The 2018 US Farm Bill legalized hemp, making all hemp-derived CBD products legal across all 50 states. Despite this, CBD is still not regulated by the FDA. Part of the reason for this is the lack of firm evidence about the efficacy of CBD to treat specific medical conditions. Many studies have shown CBD to be an effective treatment for numerous conditions, including anxiety, depression, epilepsy, chronic pain, arthritis, skin disorders, cancer treatment relief, and glaucoma. Also, studies show that there are no serious side effects of CBD. Still, more peer-reviewed, clinical research is required for the FDA to feel comfortable approving CBD products. In the meantime, CBD is still legal, and many people are using it.
The lack of regulation can make finding a reliable and safe CBD product somewhat precarious. The biggest safety issue is that companies are free to do as they please, ethical or not. They can introduce dangerous filler substances into their products, the products can be contaminated with pesticides, chemicals, and heavy metals, and they can mislabel CBD quantities and ingredients on the labels, misleading customers and potentially putting them in harm’s way. For instance, the FDA did random tests on some CBD products and found dangerous chemical contaminants, and other tests showed CBD products with less CBD than labeled or none at all.
Keeping that in mind, there are reliable CBD brands out there. You just have to know what to look for. Before purchasing CBD, consult this list of parameters to make sure you’re getting a safe and reliable product.
How clean is the CBD?
The CBD should be labeled as free of pesticides, herbicides, solvents, or other chemical contaminants, such as filler drugs and synthetic cannabinoids. If a product is not labeled this way, it’s not a good sign.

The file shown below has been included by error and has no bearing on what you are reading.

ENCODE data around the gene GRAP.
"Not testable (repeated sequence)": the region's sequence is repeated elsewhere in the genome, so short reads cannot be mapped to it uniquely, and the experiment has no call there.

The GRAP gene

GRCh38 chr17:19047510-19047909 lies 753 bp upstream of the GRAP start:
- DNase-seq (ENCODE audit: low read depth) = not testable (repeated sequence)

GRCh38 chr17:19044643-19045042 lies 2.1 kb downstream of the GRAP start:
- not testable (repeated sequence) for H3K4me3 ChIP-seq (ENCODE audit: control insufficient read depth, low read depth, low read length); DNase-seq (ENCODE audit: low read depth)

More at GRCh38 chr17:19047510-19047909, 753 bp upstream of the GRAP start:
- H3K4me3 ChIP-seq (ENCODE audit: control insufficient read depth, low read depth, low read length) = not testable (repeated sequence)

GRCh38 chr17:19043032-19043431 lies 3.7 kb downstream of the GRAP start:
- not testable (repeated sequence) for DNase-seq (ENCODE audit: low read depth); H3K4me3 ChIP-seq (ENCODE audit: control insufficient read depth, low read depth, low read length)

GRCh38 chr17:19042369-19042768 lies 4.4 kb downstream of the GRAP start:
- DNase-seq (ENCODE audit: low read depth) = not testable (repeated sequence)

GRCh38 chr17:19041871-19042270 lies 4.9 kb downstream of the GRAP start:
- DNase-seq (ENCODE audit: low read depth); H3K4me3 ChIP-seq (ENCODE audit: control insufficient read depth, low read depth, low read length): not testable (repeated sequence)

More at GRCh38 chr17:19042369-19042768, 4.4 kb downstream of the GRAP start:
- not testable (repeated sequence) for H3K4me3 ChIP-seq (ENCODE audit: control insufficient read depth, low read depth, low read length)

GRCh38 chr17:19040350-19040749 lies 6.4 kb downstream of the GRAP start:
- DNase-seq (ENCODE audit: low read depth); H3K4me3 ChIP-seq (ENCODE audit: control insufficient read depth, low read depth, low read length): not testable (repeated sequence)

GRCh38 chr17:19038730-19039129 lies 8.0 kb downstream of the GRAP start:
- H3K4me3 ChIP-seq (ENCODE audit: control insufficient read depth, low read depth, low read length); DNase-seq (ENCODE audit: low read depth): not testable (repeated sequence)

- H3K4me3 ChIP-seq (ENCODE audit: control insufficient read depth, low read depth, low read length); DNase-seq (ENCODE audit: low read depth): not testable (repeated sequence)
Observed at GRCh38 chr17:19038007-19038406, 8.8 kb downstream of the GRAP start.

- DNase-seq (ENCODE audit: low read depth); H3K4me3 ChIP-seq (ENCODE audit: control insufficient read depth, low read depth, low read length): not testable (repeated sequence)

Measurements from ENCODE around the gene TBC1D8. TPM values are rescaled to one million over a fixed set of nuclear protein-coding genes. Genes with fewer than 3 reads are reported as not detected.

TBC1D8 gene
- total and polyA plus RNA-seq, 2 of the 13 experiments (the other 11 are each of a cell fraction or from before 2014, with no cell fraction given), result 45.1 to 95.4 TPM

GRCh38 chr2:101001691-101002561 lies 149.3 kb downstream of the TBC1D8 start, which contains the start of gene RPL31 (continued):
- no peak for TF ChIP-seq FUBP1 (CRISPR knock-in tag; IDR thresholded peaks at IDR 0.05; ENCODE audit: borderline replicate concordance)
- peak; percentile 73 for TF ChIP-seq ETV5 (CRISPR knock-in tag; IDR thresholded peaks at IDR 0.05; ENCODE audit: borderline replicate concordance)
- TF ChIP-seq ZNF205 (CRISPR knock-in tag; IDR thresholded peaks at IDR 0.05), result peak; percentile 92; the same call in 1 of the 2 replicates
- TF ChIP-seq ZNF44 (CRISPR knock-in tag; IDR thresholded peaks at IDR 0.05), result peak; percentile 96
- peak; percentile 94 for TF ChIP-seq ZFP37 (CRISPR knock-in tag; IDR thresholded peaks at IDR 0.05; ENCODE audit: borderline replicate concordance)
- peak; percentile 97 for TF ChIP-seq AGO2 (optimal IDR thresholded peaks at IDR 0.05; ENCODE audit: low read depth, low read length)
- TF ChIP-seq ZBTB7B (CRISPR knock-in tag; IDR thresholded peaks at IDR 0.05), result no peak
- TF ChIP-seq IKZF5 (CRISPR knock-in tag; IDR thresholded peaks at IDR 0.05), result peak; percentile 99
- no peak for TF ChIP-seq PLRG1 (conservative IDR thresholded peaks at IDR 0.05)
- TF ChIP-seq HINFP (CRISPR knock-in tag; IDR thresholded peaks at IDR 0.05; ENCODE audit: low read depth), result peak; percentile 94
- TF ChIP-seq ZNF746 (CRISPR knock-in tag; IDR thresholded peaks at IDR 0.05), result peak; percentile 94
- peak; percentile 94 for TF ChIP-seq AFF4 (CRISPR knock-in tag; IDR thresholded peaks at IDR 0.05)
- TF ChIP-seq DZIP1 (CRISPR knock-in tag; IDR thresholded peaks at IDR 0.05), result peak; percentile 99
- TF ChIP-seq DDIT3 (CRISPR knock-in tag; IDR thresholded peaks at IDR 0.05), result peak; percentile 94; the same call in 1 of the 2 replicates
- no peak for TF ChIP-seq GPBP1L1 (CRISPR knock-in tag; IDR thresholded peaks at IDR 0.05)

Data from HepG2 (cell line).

Does it have THC in it?
CBD products can sometimes be derived from marijuana rather than hemp. CBD products derived from marijuana may have trace amounts of THC, the naturally occurring psychoactive chemical in cannabis that makes you feel “high.” That being said, a trace amount of THC in a CBD product will not cause intoxication. The reason for keeping this minuscule portion of THC is because of something called the “entourage effect,” where the medicinal impact of, say CBD, is more effective when THC and other elements of the plant are also present. The plant as a whole works together to provide the therapeutic effects much better than taking CBD alone. The entourage effect has not been proven, but there is evidence to show its validity.
CBD products that include trace amounts of THC, as well as the other natural chemicals in the plant, are labeled full-spectrum. CBD products with no THC but still including the other natural substances in the plant are labeled broad-spectrum. Pure CBD is labeled CBD isolate.
How potent is the CBD?
The label on a CBD product should indicate its strength, regardless of if you’re buying CBD oil, an edible product, a pill, or anything else. For example, the concentration of CBD oil should be labeled to tell you how many milligrams of CBD is in each drop. The bottle of CBD gummies should say how many milligrams of CBD are in each gummy.
Has a third party tested the CBD?
Some CBD brands test their products in-house. Can they be trusted to provide accurate information? That’s hard to say. The most reliable CBD brands out there send their products to a third-party lab for testing to ensure there is no bias in the results.
How much information is on the website about their CBD products?
Generally speaking, the more information a brand provides, the better. Besides being third-party tested, other valuable information includes a complete list of ingredients, the specific carrier oil for CBD oil products, the source of the CBD (which farm did it come from, for instance), and if the product is organic and free of GMOs. Find a brand that discloses all of these things.
How is the CBD extracted?
There are different ways to extract CBD from the cannabis plant that can impact the quality and purity of the product. The purest (and most expensive) extraction method is CO2 extraction. It uses CO2 as a solvent to get the CBD out of the plant. The chance of the final product being contaminated is slim.
It is more common for companies to use ethanol, butane, propane, isopropyl, or alcohol to extract CBD because it is cheaper and faster. However, traces of these toxic substances could be left behind in the CBD.
There is also the possibility for CBD to be extracted using olive oil. It’s a simple, safe, and inexpensive way to extract CBD. This method is not more popular is because olive oil is perishable, thus making the final product perishable as well. This is not ideal for companies or consumers.